How Is Personal Property Divided In A Divorce?
When Colorado couples are divorcing, they face an array of financial issues they may need to deal with, one of which is the division of marital property. Property comes in many forms and the allocation of marital property is governed by C.R.S. 14-10-113, which requires courts to divided property as it deems “equitable.” Equitable means “fair” and fair generally translates to an equal division of the property in the vast majority of divorce cases.
With property coming in many forms, there are various ways in which the different types of property are divided. Houses are generally either sold, or one party keeps the property while paying the other his or her share of the equity, usually derived from a home appraisal or a comparable market analysis. Things like bank accounts or defined contribution retirement accounts, such as 401K’s, are relatively simple to divided in that the values are known or readily ascertainable. Of course there are more difficult items of marital property which can be at issue, such as dividing a business in a divorce. In those cases, there may be need for an expert valuator who will asses not only assets and liabilities, but also income and revenue streams. With all of the various, more significant assets that come to play, it’s not uncommon for little time to be devoted to the division of personal property, such as furniture, artwork, jewelry, vehicles, and other tangible items.
Dividing vehicles can be relatively simple. Firstly, if someone came into the marriage with a vehicle, which is generally going to be a depreciating asset, the vehicle will remain theirs at the time of the divorce, unless it was somehow jointly titled during the marriage. If there are jointly titled vehicles, the normal conclusion is that the party who traditionally used the vehicle will keep it as his or her sole property. If financed jointly, agreements or orders will generally contain provisions about attempting to remove the other party from the loan, making payments on time, and consequences if it goes into default, such as a forced sale. Titles and other necessary documents effectuating any agreement or court order can be signed off on when needed or required.
When it comes time to deal with the household goods and lesser property items, it’s important to remember that the same property division principles tied into dividing meatier assets also apply. Property owned prior to marriage or received by gift or inheritance is going to be separate and not part of the marital estate.
Unfortunately, the reality most Denver divorce attorneys know is that most metro area judges do not want to spend time and resources dealing with dividing furniture, televisions, appliances, camping equipment, electronics, or other tangible things. Many judges take the position that if people are not able to agree on how to divided the household goods then they must sell them and split the proceeds. This could be accomplished via a garage sale or a jointly managed craigslist account. The rationale also applied by most courts, which is legally correct, is that the value of these household items is not the purchase price, but rather what the fair market would pay in a current sense. Thus, that $4000 couch might fetch $1000, if you’re lucky, at that garage sale. The problem with the common position taken by most courts is that these personal, marital property items can actually mean a lot to the parties. With a home splitting up and a whole new set of living expenses arising, coupled with a sometimes unknown financial future, every dollar counts and people want to be able to maintain as much as they can, including as relates to furniture.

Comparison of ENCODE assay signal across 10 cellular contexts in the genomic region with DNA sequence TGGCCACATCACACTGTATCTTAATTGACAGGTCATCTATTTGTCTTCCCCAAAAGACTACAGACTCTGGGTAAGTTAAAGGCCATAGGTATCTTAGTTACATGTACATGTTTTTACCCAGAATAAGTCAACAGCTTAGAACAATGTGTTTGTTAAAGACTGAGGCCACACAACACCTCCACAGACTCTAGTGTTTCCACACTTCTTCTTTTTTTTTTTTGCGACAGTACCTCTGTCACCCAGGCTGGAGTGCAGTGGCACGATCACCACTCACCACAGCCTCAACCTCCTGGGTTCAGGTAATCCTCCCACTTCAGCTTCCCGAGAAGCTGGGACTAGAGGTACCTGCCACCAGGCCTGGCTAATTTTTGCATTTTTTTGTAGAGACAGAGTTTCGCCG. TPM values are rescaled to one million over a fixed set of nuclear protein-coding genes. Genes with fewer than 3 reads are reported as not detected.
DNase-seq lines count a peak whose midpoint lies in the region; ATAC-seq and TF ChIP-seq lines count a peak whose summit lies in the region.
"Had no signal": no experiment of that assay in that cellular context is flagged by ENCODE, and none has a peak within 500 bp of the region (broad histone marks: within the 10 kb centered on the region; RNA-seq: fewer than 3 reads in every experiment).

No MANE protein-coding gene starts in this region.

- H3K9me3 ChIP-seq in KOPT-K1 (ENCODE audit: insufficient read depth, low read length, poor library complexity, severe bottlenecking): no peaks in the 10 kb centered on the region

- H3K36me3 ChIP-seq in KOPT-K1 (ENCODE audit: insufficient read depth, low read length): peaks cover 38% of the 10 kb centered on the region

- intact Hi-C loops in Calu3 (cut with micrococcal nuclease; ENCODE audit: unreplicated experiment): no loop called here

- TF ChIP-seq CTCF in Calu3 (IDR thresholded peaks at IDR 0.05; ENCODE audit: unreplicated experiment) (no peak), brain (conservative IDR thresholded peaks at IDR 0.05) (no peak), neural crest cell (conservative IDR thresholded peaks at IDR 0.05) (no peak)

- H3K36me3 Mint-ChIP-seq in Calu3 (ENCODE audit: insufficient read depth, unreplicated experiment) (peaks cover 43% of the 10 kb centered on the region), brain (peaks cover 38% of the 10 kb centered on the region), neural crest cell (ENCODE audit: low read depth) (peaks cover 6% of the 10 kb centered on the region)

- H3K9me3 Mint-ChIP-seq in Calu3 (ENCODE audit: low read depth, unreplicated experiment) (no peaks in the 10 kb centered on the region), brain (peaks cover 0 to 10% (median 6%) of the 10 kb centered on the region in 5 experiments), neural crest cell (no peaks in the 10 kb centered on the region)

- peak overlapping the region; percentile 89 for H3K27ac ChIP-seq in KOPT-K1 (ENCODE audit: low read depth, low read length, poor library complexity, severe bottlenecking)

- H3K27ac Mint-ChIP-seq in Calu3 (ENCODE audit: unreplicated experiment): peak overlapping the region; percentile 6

Knowing that courts are likely to order a sale, the realistic and practical approach to dividing personal property as part of your divorce is going to be to come to agreements. The first step should be to inventory everything, preferably together, and see what you can agreement upon, earmarking items for each spouse as agreed. Whatever is not agreed upon can also be dealt with via cooperation. Perhaps the parties could take turns picking the items which are not agreed upon until there are none left to fight over. Maybe a monetary figure can be agreed upon for one to pay the other for certain items. If truly unable to agree and still concerned about what a court might do, the parties could also agree to binding arbitration, at which a private judge (arbitrator) divides the property, within specific rules laid out by the parties.
Finally, it should be noted that when dealing with the division of tangible, marital property, parties should always strive to look at things from a cost-benefit analysis standpoint before delving into a personal property battle that could cost them more in attorney fees than the value of what they are fighting over.